Interview by Garret Andrew
night five years ago at about 3 a.m., Brenda Ashworth Barry woke suddenly and
headed straight to her house’s computer room. She’d had a dream and needed to
write it down.
had dreams before, but never like this,” she said. “It was so vivid. I could
series of romance and family sagas debuting this month is a testament to a
dream’s drawing power. In Barry’s case, it wasn’t just the dream of becoming a
published author, but she realized it was a goal, too.
first started having these dreams in her 50s. She’d always been interested in
dreams and the potential of human consciousness. She took courses on dream
interpretation and developing their themes near her longtime home in Novato
California in the San Francisco Bay Area.
grew up across the street from Hamilton Air Force Base in Novato, California,
during the Vietnam War. Her brother served two tours in Vietnam. “I saw
firsthand what war did to the families and knew how it affected us.”
married her husband who was in the Air Force, Matthew Barry, 16 years ago. He
was a Master Sergeant when he retired.
four children and worked a varied career that included a nutritionist and the
owner of three office cleaning franchises, before retiring to Roseburg three
writing assignments of hers were noticed by her teachers, but writing —
especially fiction writing — was never a real ambition but always in her heart,
of Barry’s first book, “Seasons of Love and War” have been showing up in some bookstores
this spring. And many copies have been purchased on Amazon.com and the websites
of Barnes and Nobles, Lu Lu, and at Melanges website..
She said her deal with
her publisher, Melange Books, was a dream come true.
signing with Melange, she’s enjoyed her pace. She’s nearly completed three
books, with the outlines of two others committed to lengthy drafts.
six other books committed to outlines. Her outlines, she says, run between
10,000 and 20,000 words.
stories as well were pulled in parts from dreams where she uses her creativity to fill
them with life. One is set in the Appalachian Mountains, which was a problem at
first, she said. “I didn’t know anything about Appalachia.” So that calls for endless
hours in research.
first drafts of “Seasons,” Barry spelled leading man Kaylob’s name the more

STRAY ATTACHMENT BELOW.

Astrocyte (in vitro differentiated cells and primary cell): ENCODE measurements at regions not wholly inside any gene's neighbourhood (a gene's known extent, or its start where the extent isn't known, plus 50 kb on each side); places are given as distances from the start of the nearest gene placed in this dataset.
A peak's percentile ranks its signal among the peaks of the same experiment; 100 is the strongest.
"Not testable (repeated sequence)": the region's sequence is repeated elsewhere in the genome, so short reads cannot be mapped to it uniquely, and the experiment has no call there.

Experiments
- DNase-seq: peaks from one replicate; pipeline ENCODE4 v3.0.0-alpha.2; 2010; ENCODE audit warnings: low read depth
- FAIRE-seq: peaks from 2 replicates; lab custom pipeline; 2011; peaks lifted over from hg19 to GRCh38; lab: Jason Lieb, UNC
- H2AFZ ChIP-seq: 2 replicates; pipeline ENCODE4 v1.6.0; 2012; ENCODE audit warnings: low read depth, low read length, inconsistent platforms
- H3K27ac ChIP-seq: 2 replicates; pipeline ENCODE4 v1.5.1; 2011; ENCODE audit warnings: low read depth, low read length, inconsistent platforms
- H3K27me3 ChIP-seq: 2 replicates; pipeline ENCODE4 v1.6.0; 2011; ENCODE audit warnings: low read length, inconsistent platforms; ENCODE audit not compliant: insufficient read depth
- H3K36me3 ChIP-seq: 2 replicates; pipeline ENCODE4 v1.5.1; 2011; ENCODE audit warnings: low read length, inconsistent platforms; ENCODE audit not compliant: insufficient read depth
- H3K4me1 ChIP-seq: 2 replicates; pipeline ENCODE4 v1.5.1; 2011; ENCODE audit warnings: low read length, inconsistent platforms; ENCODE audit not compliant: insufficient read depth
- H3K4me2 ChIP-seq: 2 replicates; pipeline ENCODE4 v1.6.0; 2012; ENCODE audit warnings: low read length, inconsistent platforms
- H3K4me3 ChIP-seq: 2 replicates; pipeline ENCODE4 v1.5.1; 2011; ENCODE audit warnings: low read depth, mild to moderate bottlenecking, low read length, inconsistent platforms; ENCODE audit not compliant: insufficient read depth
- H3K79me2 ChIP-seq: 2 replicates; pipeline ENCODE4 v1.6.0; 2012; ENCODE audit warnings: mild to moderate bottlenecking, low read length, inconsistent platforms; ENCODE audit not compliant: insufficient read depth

traditional way, “Caleb.” She said the character came to her one night and
asked her to start spelling it right.
“Seasons” saga tells the story of Kaylob and Beth Anne, young lovers separated
by the Vietnam War. Where Kaylob goes back for a second tour, the question is
will he make it home?
sections of the book that deal with struggle on the home front, Barry said she
drew on her experience as a girl living in across from Hamilton Air Force base
during the Vietnam War. One moment in particular stands out. Barry said she was
baby-sitting for a woman when “the men in uniform” came to inform the woman her
husband was missing in action, presumed dead and shot down. He was an Air Force
Kaylob become a POW?.
research for her book, Barry said she interviewed former POWs. She found there
was much she didn’t know about the war and what the guys went through
over there. She also says she faced resistance in the book world at first. Some
people didn’t believe she could accurately cover her topic or that a woman
should write about the Vietnam War.
tricky, as a woman writing a book about childhood sweethearts with the Vietnam
War included,” she said.
Barry’s website features a “Seasons of Love
and War” video trailer on her website and a slogan, “Stories that feed the
and tweeted giving leaks to her upcoming books to share with readers. She has more
than 4,000 Facebook likes and over 1,000 Twitter followers.
because she’s a new writer, Barry has a little different style of correcting
her writing. To achieve a flowing, conversational tone, she reads aloud each
draft to her “author assistant.” Husband Matthew has filled this role, but
friend Cindy Watson puts in the most time, listening often by phone. Watson’s
critiquing can be fun and helpful, Barry said it’s humorous which keeps them
Cindy told Brenda, “It’s just sentence after sentence after sentence, and I
don’t know what’s going on.” And Brenda’s response was, “Well Cindy, that’s how
books are made, sentence after sentence.
Garrett Andrew- Reporter